Land dispossession also plays a central role in the Israel-Palestine conflict. This week’s protests in Gaza marked 70 years since the Nakba (or “catastrophe”), when over 700,000 Palestinians were expelled from their homeland to make way for the new state of Israel. Towns and villages were renamed or destroyed and the vast majority of those who fled were never allowed return.

The majority of people living in Gaza today are refugees as a result of the Nakba. Similar dispossession of Palestinians continues today. In 2016, Israeli authorities demolished or seized 1,093 Palestinian homes in the West Bank, displacing over 1,600 people, half of whom were children.

Comparisons can also be drawn between apartheid’s pass laws, which restricted non-whites’ movement outside of designated Bantustans, and Palestinians’ right to move freely today. Palestinians living in the West Bank are forbidden from driving on certain roads and are subject to hundreds of roadblocks and checkpoints, many of which operate in violation of international law.

However, denial of freedom of movement has far more dire consequences in Gaza. At 41km long and 6-12km wide with a population of 1.9 million people, Gaza has been described by humanitarian agencies as the “world’s largest open-air prison”. Residents have been denied access to vital services and to the rest of the world since 2007 by an Israeli blockade that contravenes international law. Due to security restrictions, 35 percent of the arable land in Gaza is inaccessible to farmers and 85 percent of the waters along its coast are blocked off to fishermen.

This snapshot of Palestinian human rights violations certainly calls to mind some of the many ills of apartheid. However, there are also important differences. For one, Israel does not practice “petty” apartheid meaning there are no segregated restaurants, public bathrooms or buses.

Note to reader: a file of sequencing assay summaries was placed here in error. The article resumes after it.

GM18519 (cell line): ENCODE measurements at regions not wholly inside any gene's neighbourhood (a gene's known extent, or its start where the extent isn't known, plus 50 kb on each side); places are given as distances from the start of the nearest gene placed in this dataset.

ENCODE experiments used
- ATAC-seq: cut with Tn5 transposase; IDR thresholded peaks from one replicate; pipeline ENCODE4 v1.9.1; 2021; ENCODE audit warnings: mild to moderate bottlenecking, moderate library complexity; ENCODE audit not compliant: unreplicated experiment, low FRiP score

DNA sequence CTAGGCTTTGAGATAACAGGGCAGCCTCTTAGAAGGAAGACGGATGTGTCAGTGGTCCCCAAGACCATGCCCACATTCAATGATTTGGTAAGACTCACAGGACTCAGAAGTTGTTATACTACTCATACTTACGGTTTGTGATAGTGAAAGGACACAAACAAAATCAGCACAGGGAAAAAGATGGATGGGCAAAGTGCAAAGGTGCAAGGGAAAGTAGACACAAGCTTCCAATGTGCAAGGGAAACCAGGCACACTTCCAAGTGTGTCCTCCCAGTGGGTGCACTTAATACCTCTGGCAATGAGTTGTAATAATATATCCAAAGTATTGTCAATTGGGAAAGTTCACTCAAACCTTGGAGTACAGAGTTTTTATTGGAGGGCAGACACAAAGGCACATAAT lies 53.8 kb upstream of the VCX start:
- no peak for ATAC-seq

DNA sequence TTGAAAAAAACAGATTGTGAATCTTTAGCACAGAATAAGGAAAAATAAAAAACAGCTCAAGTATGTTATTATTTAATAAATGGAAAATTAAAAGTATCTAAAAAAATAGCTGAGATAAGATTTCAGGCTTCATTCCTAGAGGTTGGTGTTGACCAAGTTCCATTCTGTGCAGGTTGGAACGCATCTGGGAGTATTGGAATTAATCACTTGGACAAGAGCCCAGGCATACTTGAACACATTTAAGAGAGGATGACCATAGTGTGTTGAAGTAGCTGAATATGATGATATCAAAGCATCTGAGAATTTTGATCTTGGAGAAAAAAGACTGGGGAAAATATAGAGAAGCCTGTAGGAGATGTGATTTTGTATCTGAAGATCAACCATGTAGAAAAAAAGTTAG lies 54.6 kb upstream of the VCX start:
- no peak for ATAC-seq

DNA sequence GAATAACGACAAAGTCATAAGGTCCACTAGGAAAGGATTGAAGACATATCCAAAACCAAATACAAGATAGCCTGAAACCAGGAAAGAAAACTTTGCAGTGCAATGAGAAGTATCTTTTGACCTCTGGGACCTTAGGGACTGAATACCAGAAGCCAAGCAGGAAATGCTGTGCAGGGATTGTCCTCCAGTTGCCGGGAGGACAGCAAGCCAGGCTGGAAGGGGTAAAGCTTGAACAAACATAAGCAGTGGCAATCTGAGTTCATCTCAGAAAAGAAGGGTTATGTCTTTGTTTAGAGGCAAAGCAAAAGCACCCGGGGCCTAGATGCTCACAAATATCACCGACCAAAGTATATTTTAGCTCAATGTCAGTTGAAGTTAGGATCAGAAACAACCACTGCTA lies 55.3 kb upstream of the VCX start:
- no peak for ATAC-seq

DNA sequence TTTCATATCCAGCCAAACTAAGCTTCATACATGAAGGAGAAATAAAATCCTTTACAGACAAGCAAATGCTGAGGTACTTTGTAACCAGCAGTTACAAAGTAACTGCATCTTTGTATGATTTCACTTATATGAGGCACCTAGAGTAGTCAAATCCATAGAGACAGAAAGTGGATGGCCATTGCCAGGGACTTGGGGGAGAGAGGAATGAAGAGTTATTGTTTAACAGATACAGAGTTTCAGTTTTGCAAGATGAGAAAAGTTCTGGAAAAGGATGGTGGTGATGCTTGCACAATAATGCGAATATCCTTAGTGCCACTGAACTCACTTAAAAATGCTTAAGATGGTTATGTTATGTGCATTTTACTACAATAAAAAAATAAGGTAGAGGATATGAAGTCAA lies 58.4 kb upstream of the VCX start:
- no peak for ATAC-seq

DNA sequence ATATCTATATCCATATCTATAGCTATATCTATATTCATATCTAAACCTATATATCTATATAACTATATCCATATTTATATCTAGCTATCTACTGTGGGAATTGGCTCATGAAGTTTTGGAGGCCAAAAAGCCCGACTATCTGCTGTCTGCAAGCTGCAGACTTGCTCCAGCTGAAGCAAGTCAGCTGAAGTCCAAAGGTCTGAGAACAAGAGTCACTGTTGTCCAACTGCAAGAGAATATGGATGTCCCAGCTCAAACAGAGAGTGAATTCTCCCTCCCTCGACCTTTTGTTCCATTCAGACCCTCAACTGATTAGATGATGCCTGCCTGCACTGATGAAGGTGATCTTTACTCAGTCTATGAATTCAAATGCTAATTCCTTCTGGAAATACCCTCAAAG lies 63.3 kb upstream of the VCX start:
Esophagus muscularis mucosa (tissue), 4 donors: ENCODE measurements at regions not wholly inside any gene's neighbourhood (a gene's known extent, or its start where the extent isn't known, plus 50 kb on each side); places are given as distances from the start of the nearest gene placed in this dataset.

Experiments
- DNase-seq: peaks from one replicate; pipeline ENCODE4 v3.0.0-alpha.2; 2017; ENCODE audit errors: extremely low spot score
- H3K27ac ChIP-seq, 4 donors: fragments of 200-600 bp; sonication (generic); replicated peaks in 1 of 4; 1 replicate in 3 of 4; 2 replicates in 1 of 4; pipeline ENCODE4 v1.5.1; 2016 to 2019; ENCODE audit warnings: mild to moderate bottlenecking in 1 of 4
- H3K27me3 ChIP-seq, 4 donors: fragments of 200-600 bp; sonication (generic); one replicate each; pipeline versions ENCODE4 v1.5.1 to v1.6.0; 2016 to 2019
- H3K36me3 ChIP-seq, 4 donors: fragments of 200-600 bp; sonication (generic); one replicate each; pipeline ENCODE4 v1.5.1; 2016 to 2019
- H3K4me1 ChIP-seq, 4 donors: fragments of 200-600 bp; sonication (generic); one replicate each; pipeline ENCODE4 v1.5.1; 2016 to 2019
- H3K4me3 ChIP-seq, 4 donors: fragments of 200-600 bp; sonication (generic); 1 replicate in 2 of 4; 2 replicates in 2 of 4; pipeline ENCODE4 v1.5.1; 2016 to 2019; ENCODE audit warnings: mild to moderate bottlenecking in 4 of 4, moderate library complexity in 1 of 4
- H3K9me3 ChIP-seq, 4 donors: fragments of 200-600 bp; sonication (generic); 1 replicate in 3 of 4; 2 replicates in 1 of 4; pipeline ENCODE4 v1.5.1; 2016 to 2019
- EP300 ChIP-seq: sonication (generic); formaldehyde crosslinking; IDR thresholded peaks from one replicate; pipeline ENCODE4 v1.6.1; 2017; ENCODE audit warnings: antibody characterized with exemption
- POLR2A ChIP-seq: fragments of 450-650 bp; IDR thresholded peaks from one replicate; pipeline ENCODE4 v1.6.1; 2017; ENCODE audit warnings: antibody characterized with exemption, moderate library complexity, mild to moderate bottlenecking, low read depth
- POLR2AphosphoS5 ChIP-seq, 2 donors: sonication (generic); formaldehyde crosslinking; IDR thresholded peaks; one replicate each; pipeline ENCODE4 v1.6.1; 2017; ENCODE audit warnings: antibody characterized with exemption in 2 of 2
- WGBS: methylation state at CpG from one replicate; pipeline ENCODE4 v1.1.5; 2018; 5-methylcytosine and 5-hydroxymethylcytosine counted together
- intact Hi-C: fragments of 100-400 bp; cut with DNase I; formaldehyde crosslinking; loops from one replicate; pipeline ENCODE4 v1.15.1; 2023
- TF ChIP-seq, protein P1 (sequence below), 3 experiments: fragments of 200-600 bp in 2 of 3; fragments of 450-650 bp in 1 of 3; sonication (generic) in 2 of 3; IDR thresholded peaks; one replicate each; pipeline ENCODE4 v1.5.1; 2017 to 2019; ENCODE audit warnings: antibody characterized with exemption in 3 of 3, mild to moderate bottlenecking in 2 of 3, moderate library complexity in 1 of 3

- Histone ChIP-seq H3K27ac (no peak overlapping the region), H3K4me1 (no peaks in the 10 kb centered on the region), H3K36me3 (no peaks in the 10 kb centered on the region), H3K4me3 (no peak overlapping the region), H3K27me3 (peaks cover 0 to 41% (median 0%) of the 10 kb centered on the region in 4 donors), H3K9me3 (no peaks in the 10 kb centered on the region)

Perhaps, in fact, the comparisons with South Africa are unhelpful. One people’s experience of oppression could never perfectly replicate that of another, and defenders of Israeli policy towards the Palestinians do tend to view historical differences as proof that the analogy is baseless. Some Israeli critics also caution against the comparison, arguing that life in the occupied territories is worse than under apartheid and it is better to focus on the reality there today than historical analogies.

However, apartheid is a legal concept, independent of its history in South Africa. The International Criminal Court’s definition is an institutionalised regime of systematic oppression and domination by one racial group over another. In 2017, four Palestinian human rights groups asked the ICC to investigate several Israeli officials for a number of crimes against humanity, including apartheid.

For now though, the legal route holds little promise for the Palestinians, as Israel is not a party to the ICC. Out of the 148 states in attendance at the UN diplomatic conference held to establish the Court in 1998, Israel was one of seven to vote against the Statute. The basis for Israel’s opposition was the inclusion, among the list of war crimes, of the act of government transferal of populations into occupied territories.